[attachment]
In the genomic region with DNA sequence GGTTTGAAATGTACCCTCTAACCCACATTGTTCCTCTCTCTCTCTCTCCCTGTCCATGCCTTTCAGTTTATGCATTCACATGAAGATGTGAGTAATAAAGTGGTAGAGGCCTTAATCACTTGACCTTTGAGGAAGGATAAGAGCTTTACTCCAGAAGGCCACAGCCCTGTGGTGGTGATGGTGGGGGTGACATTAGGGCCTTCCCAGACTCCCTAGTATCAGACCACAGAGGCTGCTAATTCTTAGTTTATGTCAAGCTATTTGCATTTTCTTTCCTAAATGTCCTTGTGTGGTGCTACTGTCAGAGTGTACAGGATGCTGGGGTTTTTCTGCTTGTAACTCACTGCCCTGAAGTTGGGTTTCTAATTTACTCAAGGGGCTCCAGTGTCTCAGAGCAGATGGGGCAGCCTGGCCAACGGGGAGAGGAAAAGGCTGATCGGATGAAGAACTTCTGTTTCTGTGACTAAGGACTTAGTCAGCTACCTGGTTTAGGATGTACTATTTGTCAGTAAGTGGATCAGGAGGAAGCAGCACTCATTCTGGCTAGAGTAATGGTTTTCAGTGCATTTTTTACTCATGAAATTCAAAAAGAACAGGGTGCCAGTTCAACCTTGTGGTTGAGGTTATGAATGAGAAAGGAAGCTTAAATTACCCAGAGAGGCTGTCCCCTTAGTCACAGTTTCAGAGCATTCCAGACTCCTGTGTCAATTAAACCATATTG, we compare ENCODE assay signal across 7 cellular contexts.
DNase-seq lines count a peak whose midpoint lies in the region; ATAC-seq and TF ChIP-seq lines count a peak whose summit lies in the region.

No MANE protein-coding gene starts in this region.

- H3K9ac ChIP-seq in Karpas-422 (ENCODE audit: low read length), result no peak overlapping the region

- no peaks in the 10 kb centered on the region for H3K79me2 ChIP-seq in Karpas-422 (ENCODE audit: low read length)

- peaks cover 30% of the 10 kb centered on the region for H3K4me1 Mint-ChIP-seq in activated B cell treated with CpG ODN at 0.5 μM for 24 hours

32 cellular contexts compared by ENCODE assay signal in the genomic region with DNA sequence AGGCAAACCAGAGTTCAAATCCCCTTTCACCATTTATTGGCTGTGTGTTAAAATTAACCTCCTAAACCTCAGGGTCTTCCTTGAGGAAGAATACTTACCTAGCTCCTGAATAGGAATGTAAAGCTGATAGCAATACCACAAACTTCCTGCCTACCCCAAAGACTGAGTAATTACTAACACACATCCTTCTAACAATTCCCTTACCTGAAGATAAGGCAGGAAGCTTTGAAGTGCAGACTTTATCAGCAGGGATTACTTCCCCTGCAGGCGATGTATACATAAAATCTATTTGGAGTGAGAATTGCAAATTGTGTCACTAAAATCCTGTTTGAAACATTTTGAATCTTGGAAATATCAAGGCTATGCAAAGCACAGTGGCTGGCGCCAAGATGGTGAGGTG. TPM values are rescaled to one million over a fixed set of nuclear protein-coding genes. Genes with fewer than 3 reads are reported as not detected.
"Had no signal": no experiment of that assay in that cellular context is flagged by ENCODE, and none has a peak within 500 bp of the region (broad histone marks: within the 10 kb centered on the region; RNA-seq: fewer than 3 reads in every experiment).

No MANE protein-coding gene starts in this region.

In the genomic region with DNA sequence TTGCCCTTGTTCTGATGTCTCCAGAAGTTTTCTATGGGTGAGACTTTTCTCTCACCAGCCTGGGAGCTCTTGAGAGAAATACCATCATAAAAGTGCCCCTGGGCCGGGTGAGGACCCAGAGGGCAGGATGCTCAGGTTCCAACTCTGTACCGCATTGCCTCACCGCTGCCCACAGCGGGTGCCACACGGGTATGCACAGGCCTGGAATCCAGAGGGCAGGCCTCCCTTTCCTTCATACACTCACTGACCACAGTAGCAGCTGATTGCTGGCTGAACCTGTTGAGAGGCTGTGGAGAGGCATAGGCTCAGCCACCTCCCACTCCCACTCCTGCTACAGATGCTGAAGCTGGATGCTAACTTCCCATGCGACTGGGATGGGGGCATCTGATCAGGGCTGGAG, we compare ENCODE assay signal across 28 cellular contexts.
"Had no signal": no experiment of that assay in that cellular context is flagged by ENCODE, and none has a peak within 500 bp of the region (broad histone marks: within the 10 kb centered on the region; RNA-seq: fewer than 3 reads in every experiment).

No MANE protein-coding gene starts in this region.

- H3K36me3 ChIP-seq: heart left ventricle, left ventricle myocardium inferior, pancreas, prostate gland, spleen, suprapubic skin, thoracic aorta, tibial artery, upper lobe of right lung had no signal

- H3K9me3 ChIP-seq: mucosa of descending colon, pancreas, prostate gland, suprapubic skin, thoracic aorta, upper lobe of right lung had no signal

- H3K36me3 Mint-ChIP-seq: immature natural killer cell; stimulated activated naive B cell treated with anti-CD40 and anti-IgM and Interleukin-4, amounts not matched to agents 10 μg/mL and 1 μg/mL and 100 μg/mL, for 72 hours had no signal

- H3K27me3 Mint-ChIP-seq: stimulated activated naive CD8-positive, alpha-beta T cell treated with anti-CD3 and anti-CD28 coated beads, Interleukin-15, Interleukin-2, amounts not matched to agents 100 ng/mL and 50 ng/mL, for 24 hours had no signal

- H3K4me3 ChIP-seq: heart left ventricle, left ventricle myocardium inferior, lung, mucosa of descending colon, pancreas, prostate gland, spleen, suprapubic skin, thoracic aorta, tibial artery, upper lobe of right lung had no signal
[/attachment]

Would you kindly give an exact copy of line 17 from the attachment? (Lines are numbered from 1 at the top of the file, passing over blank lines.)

- H3K4me3 ChIP-seq: heart left ventricle, left ventricle myocardium inferior, lung, mucosa of descending colon, pancreas, prostate gland, spleen, suprapubic skin, thoracic aorta, tibial artery, upper lobe of right lung had no signal